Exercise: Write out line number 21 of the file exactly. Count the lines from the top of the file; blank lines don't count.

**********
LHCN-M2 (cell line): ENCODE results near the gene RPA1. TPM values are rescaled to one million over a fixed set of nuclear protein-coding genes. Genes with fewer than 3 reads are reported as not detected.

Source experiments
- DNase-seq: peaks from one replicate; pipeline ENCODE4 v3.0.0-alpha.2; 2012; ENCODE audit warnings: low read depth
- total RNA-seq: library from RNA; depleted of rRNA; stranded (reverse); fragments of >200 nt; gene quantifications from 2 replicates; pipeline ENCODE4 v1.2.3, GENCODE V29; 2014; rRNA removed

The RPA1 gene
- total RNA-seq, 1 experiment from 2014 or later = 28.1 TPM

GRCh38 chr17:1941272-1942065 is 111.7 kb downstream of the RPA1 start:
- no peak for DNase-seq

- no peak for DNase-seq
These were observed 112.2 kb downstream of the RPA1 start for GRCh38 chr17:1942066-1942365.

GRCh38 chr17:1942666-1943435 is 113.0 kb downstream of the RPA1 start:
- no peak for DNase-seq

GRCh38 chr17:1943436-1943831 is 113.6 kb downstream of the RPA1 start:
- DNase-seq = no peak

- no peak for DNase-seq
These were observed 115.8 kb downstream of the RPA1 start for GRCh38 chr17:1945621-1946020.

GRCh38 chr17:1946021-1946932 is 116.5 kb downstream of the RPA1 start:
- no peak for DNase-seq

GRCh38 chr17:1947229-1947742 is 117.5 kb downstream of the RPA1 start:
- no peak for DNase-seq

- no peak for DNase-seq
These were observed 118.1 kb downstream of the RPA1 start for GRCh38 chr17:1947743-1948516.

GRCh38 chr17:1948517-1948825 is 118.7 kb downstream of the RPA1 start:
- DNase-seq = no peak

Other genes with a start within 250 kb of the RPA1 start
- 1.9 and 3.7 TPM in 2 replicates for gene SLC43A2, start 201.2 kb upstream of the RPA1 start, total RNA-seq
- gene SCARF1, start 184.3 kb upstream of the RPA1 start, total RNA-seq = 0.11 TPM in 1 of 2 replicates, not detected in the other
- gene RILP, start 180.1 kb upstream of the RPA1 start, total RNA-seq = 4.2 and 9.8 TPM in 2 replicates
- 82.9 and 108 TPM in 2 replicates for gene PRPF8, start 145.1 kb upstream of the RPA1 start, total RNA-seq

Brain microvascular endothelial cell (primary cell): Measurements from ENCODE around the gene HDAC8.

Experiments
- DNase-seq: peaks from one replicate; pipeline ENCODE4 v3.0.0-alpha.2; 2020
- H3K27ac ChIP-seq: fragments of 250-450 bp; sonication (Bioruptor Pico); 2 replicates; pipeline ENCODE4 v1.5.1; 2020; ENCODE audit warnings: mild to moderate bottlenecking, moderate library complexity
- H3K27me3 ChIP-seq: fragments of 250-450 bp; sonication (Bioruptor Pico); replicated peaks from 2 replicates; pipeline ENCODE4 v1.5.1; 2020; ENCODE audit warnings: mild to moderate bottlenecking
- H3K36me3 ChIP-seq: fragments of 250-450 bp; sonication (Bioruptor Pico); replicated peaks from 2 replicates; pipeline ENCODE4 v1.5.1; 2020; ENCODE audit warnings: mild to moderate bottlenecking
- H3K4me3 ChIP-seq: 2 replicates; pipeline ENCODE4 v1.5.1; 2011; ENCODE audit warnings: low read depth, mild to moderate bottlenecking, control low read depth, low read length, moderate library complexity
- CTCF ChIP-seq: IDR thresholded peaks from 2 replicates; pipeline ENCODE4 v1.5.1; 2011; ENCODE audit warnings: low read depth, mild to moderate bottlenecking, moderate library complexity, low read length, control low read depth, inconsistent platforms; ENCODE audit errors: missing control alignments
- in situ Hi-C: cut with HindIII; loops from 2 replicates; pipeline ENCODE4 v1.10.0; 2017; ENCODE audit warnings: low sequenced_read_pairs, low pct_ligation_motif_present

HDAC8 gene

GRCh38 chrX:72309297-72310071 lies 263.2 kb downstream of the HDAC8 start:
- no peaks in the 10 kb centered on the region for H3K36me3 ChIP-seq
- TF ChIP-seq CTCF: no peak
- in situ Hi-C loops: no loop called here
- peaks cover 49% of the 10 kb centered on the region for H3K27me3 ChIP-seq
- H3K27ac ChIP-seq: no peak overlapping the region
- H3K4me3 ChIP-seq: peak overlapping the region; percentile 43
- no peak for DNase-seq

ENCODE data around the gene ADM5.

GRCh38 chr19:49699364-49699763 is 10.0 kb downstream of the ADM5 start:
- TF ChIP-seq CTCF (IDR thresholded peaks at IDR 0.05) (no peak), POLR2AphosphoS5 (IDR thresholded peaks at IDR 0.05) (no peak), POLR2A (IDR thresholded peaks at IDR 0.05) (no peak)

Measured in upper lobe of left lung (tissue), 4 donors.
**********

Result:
- no peak for DNase-seq